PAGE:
Burnout isn’t about the number of hours spent working, instead it’s about the the amount of effort spent and the return on investment.
Tom’s experience: When Tom first started his company, he was working for more than a hundred hours per week. He was young, fueled by adrenaline and excitement. He did so because the yield was beyond his wildest dreams – his company grew to a 7-figure business in a year and his Instagram followers started growing by thousands every week. He believes that your mindset can imbue you with additional energy and stamina to keep going. But slowly he burned out in the worst way imaginable. When the yield is big, it can delay the burnout for years, even decades, but you tend to burnout nevertheless.
For example: In the past year, Mike put a lot of effort into building an audience and connecting with people. While there has been a significant emotional yield, going from 123,000 followers to 133,000 followers is not as thrilling as going from 5,000 followers to 15,000 followers.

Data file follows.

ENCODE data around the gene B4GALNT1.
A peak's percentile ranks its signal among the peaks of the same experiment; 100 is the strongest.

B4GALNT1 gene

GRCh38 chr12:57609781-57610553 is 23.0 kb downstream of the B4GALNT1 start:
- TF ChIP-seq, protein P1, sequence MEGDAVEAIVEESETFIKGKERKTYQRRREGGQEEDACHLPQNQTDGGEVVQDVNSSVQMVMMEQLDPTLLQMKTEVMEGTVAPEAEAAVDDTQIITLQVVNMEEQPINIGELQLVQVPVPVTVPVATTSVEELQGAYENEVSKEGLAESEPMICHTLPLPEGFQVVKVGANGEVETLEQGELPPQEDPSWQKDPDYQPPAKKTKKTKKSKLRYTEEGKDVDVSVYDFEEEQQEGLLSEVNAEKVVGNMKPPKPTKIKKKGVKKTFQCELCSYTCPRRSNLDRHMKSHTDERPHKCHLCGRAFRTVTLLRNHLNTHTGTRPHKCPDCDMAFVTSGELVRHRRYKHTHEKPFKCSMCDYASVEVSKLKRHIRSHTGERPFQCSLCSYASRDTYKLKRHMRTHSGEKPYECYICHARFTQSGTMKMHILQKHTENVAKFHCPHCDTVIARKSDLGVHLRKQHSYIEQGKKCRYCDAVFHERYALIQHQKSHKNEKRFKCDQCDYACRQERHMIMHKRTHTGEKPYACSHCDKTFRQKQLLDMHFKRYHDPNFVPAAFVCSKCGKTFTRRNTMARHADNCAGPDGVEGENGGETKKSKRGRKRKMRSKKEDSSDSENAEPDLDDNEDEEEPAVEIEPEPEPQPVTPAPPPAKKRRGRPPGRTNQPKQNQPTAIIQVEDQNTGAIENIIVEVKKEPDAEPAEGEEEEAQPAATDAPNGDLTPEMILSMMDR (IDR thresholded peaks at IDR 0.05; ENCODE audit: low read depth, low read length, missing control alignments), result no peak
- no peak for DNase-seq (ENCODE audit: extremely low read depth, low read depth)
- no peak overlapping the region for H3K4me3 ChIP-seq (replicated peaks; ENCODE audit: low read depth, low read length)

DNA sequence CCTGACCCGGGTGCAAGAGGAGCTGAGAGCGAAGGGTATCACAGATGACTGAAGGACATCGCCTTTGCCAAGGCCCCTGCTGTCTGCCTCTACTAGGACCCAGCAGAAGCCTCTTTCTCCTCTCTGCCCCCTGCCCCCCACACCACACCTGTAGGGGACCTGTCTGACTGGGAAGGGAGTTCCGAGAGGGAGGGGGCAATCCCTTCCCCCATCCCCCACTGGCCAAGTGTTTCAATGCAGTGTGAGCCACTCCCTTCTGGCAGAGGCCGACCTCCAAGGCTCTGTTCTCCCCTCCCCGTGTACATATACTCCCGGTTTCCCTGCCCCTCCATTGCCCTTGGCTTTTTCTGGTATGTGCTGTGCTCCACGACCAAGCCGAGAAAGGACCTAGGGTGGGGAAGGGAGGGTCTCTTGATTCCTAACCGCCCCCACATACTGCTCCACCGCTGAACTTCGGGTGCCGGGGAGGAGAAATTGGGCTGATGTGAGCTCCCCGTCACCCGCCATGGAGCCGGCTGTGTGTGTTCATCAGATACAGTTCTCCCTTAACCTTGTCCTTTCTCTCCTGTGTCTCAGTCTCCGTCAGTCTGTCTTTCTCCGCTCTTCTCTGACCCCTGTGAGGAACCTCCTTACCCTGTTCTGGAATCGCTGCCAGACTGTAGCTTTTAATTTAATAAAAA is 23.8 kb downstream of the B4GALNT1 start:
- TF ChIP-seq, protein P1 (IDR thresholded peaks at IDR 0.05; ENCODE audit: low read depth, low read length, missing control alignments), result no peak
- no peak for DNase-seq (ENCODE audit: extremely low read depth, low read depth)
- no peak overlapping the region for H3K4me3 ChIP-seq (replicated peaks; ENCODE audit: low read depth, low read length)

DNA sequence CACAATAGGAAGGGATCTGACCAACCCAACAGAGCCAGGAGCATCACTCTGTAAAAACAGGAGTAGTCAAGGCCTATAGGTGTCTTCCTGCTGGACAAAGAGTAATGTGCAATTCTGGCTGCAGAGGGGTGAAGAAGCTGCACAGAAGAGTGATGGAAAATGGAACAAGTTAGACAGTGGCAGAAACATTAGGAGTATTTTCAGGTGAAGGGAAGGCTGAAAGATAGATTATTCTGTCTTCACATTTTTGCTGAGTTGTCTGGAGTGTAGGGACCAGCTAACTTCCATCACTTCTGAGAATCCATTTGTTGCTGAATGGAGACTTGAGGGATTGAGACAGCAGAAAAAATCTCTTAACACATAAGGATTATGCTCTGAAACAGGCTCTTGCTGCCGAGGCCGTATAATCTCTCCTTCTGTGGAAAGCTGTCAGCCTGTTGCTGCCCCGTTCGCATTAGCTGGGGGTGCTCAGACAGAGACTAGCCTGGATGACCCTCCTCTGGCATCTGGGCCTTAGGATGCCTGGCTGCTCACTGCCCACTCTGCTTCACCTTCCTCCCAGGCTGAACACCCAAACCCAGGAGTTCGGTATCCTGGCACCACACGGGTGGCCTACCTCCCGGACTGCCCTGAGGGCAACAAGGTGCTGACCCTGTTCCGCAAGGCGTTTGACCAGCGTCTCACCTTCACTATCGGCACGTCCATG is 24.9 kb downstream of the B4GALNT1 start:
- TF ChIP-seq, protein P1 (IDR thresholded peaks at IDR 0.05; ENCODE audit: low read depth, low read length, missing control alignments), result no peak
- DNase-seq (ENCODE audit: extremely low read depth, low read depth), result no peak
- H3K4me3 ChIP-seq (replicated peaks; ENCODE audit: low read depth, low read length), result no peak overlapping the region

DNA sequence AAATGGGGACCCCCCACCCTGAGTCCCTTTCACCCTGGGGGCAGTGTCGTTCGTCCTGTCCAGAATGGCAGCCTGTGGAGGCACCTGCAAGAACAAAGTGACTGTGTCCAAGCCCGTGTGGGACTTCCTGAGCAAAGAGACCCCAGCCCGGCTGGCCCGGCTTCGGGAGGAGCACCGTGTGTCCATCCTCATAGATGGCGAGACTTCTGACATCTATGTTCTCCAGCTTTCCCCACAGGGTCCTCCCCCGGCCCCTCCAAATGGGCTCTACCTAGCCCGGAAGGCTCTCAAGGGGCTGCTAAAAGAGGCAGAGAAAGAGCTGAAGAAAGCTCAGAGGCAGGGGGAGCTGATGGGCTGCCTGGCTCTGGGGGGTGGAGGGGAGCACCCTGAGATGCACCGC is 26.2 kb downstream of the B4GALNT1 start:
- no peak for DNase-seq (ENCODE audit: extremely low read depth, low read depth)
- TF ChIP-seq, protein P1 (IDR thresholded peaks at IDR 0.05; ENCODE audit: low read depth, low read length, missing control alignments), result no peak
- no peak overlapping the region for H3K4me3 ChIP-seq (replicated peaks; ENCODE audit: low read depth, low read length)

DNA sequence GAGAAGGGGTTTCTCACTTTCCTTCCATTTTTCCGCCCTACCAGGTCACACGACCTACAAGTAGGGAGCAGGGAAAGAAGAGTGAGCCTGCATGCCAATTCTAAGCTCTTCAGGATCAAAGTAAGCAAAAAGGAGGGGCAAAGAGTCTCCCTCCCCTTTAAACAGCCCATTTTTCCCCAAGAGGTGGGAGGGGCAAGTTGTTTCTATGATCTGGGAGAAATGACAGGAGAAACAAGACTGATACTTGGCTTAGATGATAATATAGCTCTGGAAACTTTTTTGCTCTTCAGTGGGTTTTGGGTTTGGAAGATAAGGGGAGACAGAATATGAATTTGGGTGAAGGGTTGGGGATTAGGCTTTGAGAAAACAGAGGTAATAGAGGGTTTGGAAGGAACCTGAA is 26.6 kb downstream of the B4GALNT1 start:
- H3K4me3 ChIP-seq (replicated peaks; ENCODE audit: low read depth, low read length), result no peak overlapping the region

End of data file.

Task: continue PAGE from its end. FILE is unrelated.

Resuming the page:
In conclusion, if you’re spending a lot of time investing in something that is not yielding a desirable return, consider reducing the investment to match the yield or tweaking the dials on it so that the yield goes up. However, understand that loving what you do is a completely legitimate reason to do something even if it doesn’t yield many returns. In this case, the enjoyment of your task becomes your primary yield.
If it’s not a ‘HELL YES!”, it’s a NO